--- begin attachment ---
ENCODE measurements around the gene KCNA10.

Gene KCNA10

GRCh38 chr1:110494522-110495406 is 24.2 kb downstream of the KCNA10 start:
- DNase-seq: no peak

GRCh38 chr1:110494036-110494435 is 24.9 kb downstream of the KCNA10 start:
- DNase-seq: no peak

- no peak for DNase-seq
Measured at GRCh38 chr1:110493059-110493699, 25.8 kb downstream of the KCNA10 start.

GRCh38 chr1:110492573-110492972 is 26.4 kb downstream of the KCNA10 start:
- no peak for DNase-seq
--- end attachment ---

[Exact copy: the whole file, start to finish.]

ENCODE measurements around the gene KCNA10.

Gene KCNA10

GRCh38 chr1:110494522-110495406 is 24.2 kb downstream of the KCNA10 start:
- DNase-seq: no peak

GRCh38 chr1:110494036-110494435 is 24.9 kb downstream of the KCNA10 start:
- DNase-seq: no peak

- no peak for DNase-seq
Measured at GRCh38 chr1:110493059-110493699, 25.8 kb downstream of the KCNA10 start.

GRCh38 chr1:110492573-110492972 is 26.4 kb downstream of the KCNA10 start:
- no peak for DNase-seq